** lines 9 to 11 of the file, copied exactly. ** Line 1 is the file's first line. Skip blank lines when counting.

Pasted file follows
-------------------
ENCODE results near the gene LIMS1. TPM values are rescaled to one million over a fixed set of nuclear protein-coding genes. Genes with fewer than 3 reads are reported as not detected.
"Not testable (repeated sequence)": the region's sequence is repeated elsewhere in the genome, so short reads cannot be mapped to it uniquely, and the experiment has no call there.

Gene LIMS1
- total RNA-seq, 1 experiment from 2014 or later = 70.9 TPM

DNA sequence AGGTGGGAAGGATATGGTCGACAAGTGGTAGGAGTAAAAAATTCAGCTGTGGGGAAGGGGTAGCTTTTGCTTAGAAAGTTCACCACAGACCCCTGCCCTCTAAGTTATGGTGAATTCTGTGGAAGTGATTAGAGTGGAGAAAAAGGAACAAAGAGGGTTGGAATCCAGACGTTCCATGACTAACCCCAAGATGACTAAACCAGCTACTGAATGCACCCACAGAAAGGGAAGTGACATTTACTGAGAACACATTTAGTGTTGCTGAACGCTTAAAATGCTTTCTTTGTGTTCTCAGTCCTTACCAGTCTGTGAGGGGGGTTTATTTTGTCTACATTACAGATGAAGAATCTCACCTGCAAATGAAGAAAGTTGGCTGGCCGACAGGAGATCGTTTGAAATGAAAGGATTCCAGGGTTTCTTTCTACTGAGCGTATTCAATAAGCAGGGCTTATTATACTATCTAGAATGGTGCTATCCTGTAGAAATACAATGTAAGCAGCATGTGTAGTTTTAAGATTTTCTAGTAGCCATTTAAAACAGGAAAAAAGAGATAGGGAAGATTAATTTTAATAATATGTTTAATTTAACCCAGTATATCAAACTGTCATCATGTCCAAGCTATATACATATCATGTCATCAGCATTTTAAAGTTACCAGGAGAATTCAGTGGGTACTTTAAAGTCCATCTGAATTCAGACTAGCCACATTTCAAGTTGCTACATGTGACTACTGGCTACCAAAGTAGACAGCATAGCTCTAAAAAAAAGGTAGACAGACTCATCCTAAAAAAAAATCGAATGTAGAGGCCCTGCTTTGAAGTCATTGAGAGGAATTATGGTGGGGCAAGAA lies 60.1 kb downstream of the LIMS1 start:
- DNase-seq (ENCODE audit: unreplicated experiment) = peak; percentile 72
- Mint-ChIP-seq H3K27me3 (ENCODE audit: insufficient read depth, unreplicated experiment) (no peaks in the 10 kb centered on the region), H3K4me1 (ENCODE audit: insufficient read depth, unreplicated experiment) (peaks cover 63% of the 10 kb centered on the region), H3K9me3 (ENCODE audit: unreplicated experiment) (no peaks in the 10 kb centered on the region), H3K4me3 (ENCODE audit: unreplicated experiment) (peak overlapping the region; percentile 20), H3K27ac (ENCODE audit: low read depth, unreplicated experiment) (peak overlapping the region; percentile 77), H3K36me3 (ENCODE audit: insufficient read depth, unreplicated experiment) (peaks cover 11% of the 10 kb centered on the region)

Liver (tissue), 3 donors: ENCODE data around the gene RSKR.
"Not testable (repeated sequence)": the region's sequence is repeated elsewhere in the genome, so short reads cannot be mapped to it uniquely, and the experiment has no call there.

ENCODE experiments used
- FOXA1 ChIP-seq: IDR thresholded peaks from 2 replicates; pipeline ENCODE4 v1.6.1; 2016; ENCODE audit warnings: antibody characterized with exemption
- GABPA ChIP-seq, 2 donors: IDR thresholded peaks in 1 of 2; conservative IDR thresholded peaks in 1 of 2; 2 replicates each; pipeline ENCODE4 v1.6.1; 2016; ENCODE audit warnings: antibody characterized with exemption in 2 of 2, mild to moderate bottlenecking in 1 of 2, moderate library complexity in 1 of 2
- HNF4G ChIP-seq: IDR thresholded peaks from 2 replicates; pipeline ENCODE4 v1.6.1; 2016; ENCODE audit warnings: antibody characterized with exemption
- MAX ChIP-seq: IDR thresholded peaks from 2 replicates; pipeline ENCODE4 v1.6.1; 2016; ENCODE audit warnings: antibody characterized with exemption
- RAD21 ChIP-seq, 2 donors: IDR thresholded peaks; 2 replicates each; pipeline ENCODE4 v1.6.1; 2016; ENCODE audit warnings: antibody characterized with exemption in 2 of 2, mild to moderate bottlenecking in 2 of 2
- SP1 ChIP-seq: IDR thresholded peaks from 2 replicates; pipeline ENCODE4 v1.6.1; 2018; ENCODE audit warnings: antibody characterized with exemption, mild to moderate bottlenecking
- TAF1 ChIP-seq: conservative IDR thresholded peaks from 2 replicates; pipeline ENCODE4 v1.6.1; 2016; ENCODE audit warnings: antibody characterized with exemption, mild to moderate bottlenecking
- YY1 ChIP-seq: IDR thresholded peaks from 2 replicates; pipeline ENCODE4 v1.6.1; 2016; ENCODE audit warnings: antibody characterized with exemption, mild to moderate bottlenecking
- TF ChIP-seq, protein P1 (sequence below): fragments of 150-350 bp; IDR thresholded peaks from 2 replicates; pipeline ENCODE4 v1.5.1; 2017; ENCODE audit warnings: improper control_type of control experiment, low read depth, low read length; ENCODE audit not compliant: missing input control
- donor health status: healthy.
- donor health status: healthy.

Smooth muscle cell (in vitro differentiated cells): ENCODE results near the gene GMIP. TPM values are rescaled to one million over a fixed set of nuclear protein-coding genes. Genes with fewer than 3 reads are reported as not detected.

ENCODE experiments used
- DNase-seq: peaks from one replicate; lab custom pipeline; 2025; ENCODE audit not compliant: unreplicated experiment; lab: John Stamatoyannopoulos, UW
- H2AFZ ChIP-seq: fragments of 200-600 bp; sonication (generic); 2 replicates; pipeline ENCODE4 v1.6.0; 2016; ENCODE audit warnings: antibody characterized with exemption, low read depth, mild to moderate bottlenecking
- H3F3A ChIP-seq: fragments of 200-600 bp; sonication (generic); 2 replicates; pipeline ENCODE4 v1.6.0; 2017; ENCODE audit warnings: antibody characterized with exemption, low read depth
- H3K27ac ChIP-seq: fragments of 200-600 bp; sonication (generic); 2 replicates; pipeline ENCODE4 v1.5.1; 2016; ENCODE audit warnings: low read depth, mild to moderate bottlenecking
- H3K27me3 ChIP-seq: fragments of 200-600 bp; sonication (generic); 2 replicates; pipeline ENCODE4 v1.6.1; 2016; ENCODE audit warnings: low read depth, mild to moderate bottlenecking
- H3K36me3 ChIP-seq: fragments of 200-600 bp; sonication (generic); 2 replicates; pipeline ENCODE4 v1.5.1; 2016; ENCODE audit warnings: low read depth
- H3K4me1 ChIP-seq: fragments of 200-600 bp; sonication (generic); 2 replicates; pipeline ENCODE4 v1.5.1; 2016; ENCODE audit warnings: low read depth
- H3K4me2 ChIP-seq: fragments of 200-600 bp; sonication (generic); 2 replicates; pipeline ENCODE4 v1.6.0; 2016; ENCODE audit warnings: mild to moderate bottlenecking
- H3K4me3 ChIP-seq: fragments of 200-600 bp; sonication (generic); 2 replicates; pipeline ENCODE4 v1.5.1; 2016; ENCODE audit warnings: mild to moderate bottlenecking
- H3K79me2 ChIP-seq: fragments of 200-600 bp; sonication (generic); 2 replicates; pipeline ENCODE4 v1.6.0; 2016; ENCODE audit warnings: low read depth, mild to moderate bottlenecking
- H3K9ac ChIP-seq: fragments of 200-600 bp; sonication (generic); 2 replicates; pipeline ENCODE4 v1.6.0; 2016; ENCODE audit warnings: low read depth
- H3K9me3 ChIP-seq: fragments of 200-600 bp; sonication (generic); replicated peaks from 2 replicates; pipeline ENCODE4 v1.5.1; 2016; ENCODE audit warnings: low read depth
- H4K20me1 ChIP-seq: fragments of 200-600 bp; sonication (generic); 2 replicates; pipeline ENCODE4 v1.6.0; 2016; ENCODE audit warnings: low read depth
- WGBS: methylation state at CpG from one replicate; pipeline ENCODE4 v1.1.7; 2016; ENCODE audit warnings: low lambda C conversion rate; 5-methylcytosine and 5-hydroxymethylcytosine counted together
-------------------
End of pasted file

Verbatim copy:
"Not testable (repeated sequence)": the region's sequence is repeated elsewhere in the genome, so short reads cannot be mapped to it uniquely, and the experiment has no call there.

ENCODE experiments used
- FOXA1 ChIP-seq: IDR thresholded peaks from 2 replicates; pipeline ENCODE4 v1.6.1; 2016; ENCODE audit warnings: antibody characterized with exemption